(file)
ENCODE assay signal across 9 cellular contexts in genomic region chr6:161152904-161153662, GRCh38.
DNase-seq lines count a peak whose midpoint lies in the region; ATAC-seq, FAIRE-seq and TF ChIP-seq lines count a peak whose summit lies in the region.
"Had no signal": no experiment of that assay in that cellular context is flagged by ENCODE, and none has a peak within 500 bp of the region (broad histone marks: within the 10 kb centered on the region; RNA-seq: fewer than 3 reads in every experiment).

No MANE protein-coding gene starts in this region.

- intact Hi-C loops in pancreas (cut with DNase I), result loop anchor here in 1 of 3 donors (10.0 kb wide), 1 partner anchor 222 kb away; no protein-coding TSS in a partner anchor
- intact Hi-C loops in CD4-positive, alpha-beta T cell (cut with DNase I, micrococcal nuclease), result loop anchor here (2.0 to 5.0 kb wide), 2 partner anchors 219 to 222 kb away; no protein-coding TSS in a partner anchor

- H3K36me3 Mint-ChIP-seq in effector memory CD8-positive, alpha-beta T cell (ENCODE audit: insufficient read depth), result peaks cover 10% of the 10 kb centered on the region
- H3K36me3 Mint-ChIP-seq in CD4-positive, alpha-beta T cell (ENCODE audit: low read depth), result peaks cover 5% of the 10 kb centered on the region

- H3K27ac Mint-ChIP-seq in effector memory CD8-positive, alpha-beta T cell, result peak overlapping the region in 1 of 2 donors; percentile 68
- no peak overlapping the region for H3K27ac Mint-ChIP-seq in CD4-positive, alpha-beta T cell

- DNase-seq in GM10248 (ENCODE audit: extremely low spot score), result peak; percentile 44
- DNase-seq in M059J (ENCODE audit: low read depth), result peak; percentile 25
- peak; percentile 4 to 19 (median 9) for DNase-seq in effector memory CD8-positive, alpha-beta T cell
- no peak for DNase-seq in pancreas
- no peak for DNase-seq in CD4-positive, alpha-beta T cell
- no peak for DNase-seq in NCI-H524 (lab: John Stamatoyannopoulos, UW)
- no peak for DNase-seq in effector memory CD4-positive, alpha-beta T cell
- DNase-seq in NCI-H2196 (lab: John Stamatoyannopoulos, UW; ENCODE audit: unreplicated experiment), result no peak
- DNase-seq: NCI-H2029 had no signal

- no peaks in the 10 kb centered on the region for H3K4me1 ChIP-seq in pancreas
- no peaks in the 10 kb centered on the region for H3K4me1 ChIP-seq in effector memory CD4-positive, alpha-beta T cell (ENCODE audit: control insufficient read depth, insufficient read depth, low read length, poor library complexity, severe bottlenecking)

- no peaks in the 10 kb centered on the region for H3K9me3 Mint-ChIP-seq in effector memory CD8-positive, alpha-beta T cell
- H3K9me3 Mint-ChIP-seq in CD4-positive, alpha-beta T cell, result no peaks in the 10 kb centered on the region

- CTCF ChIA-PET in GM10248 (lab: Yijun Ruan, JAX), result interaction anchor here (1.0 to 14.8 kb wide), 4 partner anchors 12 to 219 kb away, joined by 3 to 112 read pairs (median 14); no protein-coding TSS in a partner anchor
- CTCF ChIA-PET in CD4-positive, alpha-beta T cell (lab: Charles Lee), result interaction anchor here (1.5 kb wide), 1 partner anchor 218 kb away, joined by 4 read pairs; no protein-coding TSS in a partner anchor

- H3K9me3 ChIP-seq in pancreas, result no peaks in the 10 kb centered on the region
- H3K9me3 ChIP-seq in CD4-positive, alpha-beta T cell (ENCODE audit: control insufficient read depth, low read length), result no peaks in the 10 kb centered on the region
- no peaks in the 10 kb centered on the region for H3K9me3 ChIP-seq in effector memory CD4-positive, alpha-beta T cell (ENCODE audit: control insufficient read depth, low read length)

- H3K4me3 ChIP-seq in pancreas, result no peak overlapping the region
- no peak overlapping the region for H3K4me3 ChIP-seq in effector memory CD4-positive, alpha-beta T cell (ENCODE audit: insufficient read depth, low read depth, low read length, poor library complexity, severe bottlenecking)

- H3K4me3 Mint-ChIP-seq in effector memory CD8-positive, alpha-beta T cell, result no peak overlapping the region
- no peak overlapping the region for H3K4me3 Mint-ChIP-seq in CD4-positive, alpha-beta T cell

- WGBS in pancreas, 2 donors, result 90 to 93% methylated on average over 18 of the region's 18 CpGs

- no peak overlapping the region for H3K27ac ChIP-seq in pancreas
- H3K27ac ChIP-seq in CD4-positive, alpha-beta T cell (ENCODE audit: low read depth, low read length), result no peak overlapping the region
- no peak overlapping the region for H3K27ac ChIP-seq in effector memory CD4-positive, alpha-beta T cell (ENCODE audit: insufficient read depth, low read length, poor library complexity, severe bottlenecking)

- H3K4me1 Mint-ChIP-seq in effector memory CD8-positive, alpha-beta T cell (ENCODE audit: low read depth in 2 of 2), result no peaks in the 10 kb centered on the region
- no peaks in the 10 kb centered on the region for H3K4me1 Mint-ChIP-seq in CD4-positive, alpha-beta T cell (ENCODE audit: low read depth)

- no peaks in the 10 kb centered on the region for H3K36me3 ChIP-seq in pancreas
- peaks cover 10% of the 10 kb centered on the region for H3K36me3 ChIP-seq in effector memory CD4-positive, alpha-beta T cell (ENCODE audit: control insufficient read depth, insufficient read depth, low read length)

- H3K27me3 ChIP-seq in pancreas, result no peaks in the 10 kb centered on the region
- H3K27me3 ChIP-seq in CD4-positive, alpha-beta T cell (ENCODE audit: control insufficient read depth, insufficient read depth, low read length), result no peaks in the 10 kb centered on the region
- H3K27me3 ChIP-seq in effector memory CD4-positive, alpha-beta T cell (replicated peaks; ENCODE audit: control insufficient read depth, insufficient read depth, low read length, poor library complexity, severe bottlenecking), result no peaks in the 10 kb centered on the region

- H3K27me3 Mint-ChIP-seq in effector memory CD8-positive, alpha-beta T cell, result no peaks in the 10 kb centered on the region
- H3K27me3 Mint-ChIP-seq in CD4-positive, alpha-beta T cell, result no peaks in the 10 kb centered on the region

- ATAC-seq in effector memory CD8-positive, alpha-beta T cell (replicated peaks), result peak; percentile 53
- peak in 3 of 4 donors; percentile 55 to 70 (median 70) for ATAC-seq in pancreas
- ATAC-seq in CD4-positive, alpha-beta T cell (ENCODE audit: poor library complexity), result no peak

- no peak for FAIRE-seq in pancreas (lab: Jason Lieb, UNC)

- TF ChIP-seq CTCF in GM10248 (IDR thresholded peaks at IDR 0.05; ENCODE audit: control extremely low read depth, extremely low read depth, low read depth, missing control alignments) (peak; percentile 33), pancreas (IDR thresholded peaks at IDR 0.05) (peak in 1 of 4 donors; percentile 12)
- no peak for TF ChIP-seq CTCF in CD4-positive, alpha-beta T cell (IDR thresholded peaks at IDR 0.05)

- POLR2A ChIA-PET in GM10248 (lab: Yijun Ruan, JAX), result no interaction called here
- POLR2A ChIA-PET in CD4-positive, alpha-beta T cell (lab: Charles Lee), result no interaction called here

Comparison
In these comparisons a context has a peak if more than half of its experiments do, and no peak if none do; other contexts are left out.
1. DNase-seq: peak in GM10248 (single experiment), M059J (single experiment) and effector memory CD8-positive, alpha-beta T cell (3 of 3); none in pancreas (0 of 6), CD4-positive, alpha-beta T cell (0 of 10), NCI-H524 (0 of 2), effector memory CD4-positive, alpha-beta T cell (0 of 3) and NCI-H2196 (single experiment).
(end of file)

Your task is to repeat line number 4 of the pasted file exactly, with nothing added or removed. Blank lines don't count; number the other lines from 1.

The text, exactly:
No MANE protein-coding gene starts in this region.